Depression during the dark winter months may be seasonal affective disorder (SAD). Treatment can include antidepressant drugs, psychotherapy and bright light therapy (phototherapy). SAD is also known as winter depression. SAD is less common in countr
Help. I'm S.A.D.
Quote from a sufferer's website
What I have is called seasonal affective disorder (Sad). Sad is a depressive disorder triggered by a lack of sunlight. Although spring and summer may act as triggers, for most people, autumn and winter are the low points, the time when depression becomes really difficult to negotiate. Of course, those who live farther from the equator are more often affected, but those in sunny regions can be, too, due to jobs or living conditions that require spending the majority of the day inside.
Although Sad is an illness that major health organisations recognise, far too many people go undiagnosed. There are many reasons for this, but perhaps the biggest are wrapped around the social stigma that is so intimately connected to depression. Depression, despite decades of work by awareness organisations, still has "laziness" associated with it. Some think that if you'd just change your point of view, get out for a walk, eat properly, talk with friends, not isolate yourself, get back to work etc - you'd feel better. Not so.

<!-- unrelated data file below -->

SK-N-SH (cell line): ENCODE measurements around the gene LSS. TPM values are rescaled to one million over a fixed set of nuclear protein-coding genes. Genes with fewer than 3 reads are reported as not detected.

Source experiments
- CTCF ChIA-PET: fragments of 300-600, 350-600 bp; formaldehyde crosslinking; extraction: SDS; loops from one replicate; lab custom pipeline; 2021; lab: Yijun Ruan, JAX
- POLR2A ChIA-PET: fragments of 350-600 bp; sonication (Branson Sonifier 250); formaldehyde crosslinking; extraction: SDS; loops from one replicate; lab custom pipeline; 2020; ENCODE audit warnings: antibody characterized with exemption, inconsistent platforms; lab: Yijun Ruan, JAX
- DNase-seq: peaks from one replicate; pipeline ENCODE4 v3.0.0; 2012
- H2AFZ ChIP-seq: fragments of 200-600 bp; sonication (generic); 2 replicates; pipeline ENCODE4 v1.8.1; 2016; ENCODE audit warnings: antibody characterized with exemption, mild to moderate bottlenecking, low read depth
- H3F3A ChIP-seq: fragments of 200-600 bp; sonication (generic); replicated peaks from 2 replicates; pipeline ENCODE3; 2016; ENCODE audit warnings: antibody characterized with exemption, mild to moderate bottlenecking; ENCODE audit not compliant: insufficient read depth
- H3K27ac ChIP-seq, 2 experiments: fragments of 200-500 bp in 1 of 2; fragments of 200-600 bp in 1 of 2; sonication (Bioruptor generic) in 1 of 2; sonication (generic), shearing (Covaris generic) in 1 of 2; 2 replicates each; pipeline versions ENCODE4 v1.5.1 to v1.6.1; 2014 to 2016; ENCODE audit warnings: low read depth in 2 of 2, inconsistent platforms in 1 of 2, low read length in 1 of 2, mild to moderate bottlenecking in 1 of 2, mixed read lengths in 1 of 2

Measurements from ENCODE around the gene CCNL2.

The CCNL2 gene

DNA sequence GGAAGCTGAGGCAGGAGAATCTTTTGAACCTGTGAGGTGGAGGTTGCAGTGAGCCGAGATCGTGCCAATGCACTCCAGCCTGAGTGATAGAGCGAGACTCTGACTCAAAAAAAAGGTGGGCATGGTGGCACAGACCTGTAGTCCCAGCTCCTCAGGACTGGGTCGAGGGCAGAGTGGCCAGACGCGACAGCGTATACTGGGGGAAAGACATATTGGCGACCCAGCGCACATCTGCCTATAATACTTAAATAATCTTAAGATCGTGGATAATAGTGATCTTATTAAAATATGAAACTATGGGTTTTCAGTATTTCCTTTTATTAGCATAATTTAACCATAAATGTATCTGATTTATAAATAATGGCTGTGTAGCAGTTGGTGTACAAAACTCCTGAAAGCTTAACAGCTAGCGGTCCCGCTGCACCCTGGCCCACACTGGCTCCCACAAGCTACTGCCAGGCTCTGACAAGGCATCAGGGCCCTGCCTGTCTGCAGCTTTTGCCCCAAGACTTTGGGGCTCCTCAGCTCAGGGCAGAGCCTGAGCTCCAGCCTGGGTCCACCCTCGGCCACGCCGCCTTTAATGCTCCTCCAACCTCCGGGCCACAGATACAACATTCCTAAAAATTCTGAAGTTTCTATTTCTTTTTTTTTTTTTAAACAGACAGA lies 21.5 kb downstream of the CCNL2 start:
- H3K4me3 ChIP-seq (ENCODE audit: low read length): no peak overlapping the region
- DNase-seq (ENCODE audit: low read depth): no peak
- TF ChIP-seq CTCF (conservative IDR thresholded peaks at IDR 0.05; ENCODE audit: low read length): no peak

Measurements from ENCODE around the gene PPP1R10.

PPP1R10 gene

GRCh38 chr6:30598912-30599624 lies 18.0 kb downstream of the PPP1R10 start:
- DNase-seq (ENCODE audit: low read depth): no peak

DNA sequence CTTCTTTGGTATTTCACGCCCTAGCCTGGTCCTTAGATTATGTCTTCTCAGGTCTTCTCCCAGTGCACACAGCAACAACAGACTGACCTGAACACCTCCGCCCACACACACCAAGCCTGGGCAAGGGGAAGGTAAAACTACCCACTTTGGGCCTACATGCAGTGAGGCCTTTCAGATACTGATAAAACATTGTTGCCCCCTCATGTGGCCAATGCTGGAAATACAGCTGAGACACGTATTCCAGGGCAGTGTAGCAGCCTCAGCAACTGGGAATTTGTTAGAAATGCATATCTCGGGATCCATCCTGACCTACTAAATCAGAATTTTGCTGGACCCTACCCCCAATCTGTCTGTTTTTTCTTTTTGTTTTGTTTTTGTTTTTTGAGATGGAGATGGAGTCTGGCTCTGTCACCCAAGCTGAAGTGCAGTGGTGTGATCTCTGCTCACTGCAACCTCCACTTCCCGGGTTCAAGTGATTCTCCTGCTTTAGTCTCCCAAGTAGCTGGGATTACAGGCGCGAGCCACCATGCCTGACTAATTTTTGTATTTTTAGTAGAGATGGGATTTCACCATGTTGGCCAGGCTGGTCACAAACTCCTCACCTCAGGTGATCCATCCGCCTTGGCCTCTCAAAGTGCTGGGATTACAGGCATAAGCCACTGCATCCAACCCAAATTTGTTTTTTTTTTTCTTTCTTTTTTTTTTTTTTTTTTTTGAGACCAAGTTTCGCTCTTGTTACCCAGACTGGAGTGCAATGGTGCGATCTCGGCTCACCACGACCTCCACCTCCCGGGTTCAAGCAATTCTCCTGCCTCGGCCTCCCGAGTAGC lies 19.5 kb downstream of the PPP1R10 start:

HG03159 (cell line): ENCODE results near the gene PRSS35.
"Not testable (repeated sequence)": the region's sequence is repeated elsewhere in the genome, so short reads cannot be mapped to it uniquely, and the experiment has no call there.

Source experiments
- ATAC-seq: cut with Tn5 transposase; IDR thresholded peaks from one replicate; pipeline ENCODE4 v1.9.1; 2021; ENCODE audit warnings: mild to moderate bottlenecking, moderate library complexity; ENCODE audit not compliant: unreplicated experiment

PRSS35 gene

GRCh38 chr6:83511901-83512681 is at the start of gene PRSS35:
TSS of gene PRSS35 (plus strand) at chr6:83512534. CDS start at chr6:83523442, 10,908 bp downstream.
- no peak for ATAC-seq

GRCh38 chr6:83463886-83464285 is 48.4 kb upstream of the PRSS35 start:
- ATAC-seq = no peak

The idea that depression could fade in and out according to the weather just rings as another "excuse" that people with depression are accused of making. And, unfortunately, people living in the middle of untreated Sad are often simply unable to deal with the accusations and ignorance that comes from the lack of proper education. Debilitating exhaustion and unclear thinking make it impossible to even think about more drastic actions such as suicide. Sufferers often simply don't have the energy to pull a suicide off until spring rolls around. Is it any wonder, then, they prefer to do what they can to hide their illness, to grin and bear it, rather than get a diagnosis or try to explain it to those who are uneducated?
Make it stop!
a rare variant
Summer depression is a rare variant of seasonal affective disorder (SAD) with a spring onset, affecting sufferers through the lighter, hotter months. It manifests with some symptoms that are the reverse of those suffered in the winter form. It is sometimes referred to as "reverse seasonal affective disorder" or "summer SAD".
Web pages about summer SAD - (one is a support group)
- Summer Depression: Causes, Symptoms, and Tips to Help
Summer depression is more common than you may think. School’s out. The kids are bored. It’s unbearably hot. Here are tips to help when you’re stressed and depressed in summer.
- Summer Depression (Summer-Seasonal Affective Disorder)
Summer Depression (Summer-Seasonal Affective Disorder) -- Shortly after we identified Winter-SAD, we identified a summer version of the condition.
- The Times & The Sunday Times
News and opinion from The Times & The Sunday Times
End S.A.D. while you sleep. - Buy it on Amazon
Let the words talk to you while you are sleeping. The subliminal massages will heal your SADness.
Link to suggested treatment for S.A.D. - (no affiliations, found it with Google)
- Seasonal affective disorder treatment: Choosing a light box - Mayo Clinic
Seasonal affective disorder treatment — Get tips for choosing a light therapy box.
© 2016 Jan T Urquhart Baillie